The heat that blanketed much of the United States will begin easing up this week as temperatures approach normal from the Midwest to the East Coast.
Andrew Orrison, a meteorologist for the National Weather Service in Camp Springs, Md., said Sunday night that a cold front through the South and the mid-Atlantic region will bring thunderstorms and showers.
It "will break the heat wave we've had," he said, dropping temperatures there to a more normal range of mid to upper 80s. The Southeast and Tennessee Valley will be in the low 90s, "still fairly warm," Orrison said, but not as hot as it has been.
The Midwest can expect cooler weather, as well, with temperatures in the 80s.
The cooler air began sweeping southward Sunday in the eastern half of the country, bringing down some temperatures by 15 or more degrees from Saturday's highs, which topped 100 in cities including Philadelphia, Washington, St. Louis, Indianapolis and Louisville, Ky.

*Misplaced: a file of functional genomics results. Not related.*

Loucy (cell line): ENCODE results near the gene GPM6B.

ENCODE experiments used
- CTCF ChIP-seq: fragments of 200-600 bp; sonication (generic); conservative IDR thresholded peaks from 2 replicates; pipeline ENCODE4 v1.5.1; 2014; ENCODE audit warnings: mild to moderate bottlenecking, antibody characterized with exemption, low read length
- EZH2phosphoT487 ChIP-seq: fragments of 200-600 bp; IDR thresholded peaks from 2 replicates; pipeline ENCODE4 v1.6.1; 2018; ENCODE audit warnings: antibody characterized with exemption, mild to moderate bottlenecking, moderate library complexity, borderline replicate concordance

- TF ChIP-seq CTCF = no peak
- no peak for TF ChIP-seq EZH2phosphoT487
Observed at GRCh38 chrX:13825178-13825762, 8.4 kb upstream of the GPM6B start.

The heat of the past several days has been blamed for at least 46 deaths across the country.
In Chicago, the Cook County medical examiner's office determined Sunday that eight more people died from heat-related causes, adding to the 10 deaths previously confirmed Saturday. The deaths included a 100-year-old woman, 65-year-old woman, a 53-year-old man, a 46-year-old woman and an unidentified man believed to be about 30 years old.
In Tennessee, the third heat-related death was a 62-year-old woman found dead in her home.
Deaths have also been reported by authorities in Maryland, Ohio, Pennsylvania and Wisconsin.
To stay cool, Americans tried familiar solutions — dipping into the pool, going to the movies and riding subways to be in air-conditioning.
Gregory Englebach relaxed on a bench Sunday evening near the Starbucks coffee shop in Philadelphia where he'd worked all day, enjoying temperature that had dipped below 90 degrees.
It's the humidity that gets me," said the 24-year-old Englebach.